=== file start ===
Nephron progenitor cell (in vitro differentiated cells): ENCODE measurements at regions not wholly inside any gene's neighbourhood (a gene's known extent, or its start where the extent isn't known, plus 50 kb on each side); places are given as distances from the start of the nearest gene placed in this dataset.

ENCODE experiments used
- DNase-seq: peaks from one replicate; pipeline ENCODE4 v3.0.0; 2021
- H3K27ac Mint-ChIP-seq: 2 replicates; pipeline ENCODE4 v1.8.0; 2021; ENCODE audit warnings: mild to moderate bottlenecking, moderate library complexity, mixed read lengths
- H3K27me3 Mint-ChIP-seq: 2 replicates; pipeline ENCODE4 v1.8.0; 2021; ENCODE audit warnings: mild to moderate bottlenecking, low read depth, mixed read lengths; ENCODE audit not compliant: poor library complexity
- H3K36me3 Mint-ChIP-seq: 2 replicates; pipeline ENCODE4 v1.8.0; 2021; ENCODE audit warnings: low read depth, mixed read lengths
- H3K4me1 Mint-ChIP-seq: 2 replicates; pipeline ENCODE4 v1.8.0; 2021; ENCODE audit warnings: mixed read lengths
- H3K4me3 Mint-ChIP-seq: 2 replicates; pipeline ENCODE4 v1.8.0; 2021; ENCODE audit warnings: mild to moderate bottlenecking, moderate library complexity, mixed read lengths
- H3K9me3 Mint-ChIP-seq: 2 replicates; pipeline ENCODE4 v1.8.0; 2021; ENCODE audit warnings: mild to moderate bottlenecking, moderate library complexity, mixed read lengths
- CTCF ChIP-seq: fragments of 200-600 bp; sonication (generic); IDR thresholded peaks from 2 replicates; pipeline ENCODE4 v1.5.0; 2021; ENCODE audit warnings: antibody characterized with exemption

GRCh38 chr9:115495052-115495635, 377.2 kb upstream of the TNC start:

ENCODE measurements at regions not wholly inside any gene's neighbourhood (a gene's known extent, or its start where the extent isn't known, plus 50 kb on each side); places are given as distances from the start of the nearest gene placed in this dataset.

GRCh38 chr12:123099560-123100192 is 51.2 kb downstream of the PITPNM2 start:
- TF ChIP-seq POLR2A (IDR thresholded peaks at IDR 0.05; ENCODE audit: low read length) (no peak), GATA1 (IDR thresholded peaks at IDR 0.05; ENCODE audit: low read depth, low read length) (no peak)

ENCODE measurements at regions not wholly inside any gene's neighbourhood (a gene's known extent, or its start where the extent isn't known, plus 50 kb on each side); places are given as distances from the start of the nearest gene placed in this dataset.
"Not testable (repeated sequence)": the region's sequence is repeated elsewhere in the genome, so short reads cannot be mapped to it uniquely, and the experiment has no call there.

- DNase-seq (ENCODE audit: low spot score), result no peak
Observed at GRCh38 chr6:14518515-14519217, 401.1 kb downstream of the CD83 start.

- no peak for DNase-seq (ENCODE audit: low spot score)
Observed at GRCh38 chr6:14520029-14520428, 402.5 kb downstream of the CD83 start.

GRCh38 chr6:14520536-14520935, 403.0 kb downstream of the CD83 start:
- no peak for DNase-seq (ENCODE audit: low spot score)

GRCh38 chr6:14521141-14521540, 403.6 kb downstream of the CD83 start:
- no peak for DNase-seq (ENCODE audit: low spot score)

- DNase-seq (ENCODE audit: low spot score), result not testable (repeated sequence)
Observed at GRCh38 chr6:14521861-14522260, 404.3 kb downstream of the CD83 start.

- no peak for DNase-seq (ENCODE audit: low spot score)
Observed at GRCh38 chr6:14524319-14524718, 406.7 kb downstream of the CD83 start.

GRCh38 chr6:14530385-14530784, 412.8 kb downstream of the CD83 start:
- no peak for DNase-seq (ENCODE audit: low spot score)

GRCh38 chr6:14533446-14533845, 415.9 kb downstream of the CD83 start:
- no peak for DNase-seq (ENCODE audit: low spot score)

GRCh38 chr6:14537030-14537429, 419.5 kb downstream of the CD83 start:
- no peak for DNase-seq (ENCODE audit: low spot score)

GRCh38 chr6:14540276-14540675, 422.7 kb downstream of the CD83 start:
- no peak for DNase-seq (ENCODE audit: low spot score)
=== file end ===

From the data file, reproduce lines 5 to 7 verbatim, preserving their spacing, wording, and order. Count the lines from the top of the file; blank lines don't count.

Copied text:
- H3K27me3 Mint-ChIP-seq: 2 replicates; pipeline ENCODE4 v1.8.0; 2021; ENCODE audit warnings: mild to moderate bottlenecking, low read depth, mixed read lengths; ENCODE audit not compliant: poor library complexity
- H3K36me3 Mint-ChIP-seq: 2 replicates; pipeline ENCODE4 v1.8.0; 2021; ENCODE audit warnings: low read depth, mixed read lengths
- H3K4me1 Mint-ChIP-seq: 2 replicates; pipeline ENCODE4 v1.8.0; 2021; ENCODE audit warnings: mixed read lengths